Food Blog: Making Brownies From Scratch

Brownies made from scratch. Photograph by Zadie Young ('22).

In my previous blog post, I ranked five different store-bought brownie mixes to see which one was the best for its price. If you have time on your hands and are willing to put more effort into what you put on the plate, you could go the homemade route.

Though it takes longer to make and the cost can add up, homemade brownies surpasses those made from brownie mixes in both taste and texture.

I got this brownie recipe from Buzzfeed’s Tasty food blog. It is my go-to recipe when I want to make brownies from scratch. Tasty’s bakers went through a long process of trial and error, combining techniques and recipes to produce “The Best Brownies.”

The first time I tried to make this recipe, it did not come out right. I made the mistake of adding too much salt and vanilla extract. I was not willing to give up though. The second time I made this recipe, I made sure to follow the recipe word for word, using the exact amount of ingredients specified.


Tips on Brownie Ingredients:

  • Chocolate: I use semi-sweet chocolate chips and the brownies come out just fine. But for a richer and more chocolatey taste, a chips with higher amounts of cacao are best.
  • Espresso Powder: The espresso powder is optional. It will enhance the chocolate flavor but in my opinion, the brownies taste good even without it. You could use decaf powder if you want the extra flavor without the caffeine.
  • Butter: I have made the mistake of melting butter in the microwave, where it often explodes, creating a huge mess. I find it best to melt the butter in a small saucepan on medium heat, just until the butter is completely melted.
  • Brown Sugar: When measuring brown sugar, you want to spoon the sugar into the measuring cup and pack it tightly using a spoon. Don’t measure the sugar without packing it down or you won’t get the right amount of sugar into your recipe.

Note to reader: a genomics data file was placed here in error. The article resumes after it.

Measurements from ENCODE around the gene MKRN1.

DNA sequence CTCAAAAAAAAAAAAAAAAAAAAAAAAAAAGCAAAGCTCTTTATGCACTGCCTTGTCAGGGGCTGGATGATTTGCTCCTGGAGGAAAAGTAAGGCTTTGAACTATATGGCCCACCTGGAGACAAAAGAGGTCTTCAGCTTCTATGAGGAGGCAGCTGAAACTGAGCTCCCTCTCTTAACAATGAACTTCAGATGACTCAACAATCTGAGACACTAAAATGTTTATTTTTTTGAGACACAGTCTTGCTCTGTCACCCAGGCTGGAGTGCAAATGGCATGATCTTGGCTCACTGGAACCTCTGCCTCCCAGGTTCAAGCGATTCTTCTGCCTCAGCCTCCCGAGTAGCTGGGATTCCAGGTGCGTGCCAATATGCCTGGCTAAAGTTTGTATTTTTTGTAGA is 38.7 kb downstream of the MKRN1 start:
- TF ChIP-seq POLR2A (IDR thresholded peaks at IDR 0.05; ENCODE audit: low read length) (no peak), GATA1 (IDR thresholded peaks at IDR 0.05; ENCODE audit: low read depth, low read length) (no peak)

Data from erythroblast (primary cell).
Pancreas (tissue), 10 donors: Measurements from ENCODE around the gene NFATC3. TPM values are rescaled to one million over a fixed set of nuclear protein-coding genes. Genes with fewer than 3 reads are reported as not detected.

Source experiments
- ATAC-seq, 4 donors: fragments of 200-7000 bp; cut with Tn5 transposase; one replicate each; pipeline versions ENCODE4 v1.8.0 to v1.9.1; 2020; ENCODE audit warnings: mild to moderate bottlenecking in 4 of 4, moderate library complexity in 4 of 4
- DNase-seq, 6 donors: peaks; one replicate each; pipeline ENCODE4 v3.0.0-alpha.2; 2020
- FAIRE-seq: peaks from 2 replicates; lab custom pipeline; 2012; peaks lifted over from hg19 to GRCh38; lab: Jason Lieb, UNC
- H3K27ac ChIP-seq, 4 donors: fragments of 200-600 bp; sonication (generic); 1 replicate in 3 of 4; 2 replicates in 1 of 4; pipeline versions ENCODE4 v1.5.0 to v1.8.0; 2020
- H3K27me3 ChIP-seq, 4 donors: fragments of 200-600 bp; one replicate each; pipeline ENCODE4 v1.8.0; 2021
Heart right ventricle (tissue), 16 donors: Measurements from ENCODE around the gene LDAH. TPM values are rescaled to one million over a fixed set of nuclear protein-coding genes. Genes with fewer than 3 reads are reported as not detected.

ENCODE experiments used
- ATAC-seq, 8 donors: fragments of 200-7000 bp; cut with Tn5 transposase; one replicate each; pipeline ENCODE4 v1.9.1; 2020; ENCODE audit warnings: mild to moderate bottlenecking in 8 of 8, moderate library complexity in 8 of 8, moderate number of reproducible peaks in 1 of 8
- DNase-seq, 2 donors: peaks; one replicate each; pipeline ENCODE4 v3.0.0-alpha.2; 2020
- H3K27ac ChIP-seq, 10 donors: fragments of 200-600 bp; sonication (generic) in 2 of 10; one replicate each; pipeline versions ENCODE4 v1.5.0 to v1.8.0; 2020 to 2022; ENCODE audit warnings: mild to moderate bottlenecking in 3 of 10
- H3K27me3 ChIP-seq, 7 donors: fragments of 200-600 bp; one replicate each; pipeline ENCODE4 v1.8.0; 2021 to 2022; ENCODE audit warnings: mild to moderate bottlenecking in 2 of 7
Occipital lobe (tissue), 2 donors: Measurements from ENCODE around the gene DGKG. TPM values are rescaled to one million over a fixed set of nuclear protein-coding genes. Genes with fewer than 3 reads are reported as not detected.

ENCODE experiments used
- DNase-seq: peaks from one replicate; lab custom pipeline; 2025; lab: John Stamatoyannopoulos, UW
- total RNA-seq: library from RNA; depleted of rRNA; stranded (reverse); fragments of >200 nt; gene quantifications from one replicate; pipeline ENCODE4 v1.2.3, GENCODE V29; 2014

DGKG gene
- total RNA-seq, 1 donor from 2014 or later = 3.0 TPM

• Eggs: Though cracking eggs may seem like a simple task, to be safe, you should always crack them into a separate bowl before pouring them into your mixture. This prevents eggshells from getting into your brownie mixture.
  • Flour: When measuring out flour or any other powdery ingredient, spoon the flour into the measuring cup instead of scooping the flour directly with the cup. This will ensure that you get the right amount of what you are measuring. Always level out your scooped flour with the back of a knife.

Tips on Making the Brownie:

  1. To avoid the getting the brownie stuck in the pan, use parchment paper. Lightly butter or spray the pan with cooking spray to get the paper to stick to the pan. You can put parchment paper all around the sides and the bottom but I just put it across one way. After that, I spray or butter the paper to make sure the brownie comes out clean.
  2. The key to a light and fluffy brownie is to whip the eggs and sugar well—for at least 10 minutes. By doing this, you also won’t need to use any chemical leaveners like baking soda or baking powder. Using a stand mixer or hand mixer will make this process easier and faster.
  3. One thing I learned from the Tasty blog was the banging method. After the brownie bakes for about 20 minutes, you want to bang the pan on your kitchen counter. This will even out the brownie, giving it a more consistent texture.
  4. So how do you know if the brownie is ready? For most baked goods, you should stick a toothpick in and see if any wet batter sticks to it when you pull it out. This brownie recipe, however, makes very “fudgy” brownies so your toothpick may not come out completely clean. Just make sure what comes off is not raw batter.

The Best Brownie Recipe

From Buzzfeed’s Tasty Food Blog